After closing down in 2012, Shami tried to continue his work in other major Syrian cities. “My existence is tied to the existence” of soap, he says.
He moved to the capital, Damascus, and the regime-held coastal city of Tartous, but Shami says the soap was not as good.
“Aleppo’s climate is very suitable for soap production and the people of Aleppo know the secret of the trade and how to endure the hardship of the many stages of its production,” he says.
Shami, who inherited the soap business from his father and grandfather, boasts about the superior qualities of Aleppo soap, the oldest of its kind in the world.
“Aleppo soap distinguishes itself from other soaps around the world as it is made almost entirely of olive oil,” he says.
“European soap, on the other hand, includes animal fats, while soaps made in Asia are mixed with vegetal oils but not olive oil,” he says.
The Aleppo region is well-known for its olive oil and sweet bay oil, or laurel.
Shami says the Aleppo soap industry was hit hard by the fierce clashes that rocked his home city, before ending in late 2016 when the army took back opposition districts with Russian military support.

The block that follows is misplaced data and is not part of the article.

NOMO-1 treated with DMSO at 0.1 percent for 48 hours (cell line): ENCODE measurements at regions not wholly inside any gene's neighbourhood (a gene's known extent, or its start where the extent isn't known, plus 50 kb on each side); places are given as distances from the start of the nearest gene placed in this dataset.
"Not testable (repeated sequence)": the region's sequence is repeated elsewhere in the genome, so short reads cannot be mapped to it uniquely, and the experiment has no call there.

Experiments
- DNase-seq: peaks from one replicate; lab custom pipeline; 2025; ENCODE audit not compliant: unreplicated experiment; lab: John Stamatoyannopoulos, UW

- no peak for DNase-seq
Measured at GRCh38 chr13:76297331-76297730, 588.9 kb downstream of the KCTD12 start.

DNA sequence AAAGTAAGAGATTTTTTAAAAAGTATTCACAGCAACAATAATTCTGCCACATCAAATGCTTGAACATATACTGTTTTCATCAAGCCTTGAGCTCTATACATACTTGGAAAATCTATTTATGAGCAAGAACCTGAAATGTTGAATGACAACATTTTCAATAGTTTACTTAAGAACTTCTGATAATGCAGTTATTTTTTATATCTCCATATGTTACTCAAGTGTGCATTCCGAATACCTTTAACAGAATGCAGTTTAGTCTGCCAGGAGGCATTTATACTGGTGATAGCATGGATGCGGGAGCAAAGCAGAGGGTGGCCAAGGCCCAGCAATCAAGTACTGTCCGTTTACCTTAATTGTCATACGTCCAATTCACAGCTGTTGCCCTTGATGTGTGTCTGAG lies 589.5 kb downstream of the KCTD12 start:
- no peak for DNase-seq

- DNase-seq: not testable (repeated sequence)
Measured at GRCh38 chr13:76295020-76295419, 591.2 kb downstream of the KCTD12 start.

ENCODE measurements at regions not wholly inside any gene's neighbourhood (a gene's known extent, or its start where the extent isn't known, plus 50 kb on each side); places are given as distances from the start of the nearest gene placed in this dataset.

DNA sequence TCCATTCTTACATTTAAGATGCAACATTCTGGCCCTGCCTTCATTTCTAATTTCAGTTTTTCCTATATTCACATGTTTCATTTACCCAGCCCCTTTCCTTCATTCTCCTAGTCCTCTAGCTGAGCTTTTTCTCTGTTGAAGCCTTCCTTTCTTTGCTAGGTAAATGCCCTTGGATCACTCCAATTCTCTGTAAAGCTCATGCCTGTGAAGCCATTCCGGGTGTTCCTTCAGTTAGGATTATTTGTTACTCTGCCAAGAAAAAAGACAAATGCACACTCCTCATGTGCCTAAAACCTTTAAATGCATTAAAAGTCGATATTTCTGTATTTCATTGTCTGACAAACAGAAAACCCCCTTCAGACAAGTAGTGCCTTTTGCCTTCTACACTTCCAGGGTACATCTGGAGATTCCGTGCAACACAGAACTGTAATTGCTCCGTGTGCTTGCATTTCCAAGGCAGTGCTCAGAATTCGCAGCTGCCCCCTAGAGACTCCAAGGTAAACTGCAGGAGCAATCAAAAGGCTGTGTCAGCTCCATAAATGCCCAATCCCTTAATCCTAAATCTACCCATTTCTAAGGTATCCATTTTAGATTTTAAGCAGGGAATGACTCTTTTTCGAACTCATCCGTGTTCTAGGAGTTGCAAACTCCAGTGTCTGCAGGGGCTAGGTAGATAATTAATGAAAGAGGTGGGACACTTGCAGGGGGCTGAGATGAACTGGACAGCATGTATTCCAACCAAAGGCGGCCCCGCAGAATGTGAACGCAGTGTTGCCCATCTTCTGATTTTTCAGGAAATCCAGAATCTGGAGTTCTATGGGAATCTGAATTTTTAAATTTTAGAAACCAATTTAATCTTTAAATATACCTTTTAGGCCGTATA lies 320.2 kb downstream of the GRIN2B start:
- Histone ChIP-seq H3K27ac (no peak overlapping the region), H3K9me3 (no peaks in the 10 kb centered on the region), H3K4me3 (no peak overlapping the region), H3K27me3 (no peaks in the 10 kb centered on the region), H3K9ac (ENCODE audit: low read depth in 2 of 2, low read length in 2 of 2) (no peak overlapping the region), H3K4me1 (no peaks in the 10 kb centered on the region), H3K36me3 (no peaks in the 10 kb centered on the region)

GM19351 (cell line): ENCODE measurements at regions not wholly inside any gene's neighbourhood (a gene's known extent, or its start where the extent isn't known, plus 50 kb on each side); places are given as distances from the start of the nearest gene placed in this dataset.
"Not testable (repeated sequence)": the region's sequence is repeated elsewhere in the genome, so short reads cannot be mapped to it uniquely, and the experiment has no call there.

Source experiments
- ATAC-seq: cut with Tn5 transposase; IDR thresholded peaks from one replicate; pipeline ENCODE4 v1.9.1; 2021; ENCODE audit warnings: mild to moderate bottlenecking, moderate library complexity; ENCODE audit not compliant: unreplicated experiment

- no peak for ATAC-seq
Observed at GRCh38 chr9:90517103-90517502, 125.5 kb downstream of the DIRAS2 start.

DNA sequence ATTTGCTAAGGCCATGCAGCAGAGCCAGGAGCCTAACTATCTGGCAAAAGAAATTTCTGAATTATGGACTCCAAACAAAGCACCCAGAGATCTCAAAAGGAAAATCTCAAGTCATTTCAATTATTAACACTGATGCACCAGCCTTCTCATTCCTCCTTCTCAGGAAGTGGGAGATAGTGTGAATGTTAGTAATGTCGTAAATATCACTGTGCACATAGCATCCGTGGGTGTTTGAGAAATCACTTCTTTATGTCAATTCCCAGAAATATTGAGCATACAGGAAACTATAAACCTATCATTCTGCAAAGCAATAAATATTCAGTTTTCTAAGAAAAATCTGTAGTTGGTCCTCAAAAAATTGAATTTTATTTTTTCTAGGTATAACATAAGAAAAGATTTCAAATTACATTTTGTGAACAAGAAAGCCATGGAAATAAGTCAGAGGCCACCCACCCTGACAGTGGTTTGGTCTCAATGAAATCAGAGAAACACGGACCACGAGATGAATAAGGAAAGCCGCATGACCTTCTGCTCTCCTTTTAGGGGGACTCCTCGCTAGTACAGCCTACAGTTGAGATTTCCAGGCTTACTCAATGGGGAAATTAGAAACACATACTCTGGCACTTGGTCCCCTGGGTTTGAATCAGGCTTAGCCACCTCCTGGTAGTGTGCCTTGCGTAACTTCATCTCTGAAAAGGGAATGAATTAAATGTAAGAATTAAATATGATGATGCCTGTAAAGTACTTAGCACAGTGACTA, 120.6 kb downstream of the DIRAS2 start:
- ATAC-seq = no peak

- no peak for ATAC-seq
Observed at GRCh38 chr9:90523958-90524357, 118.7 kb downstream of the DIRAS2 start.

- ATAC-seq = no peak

While conditions are less dangerous today, soap producers still grapple with shortages of raw material and skilled labor, he says.
“We are struggling with the aftermath of the battles,” he says.
Dozens of soap producers are still waiting to complete renovations before reopening their workshops. Hisham Gebeily is one of them.
His soap-making center in the Old City of Aleppo, named after the family, has survived for generations, dating back to the 18th century.
The three-story stone workshop covers a space of around 9,000 square meters, and is considered among the largest in the city.
But the 50-year-old man was forced to close it in 2012.
The structure still stands, although damaged by the fighting: Parts of it have been charred by shelling and wooden beams supporting the roof are starting to fall apart.
“Before the conflict, the city of Aleppo housed around 100 soap factories,” he says.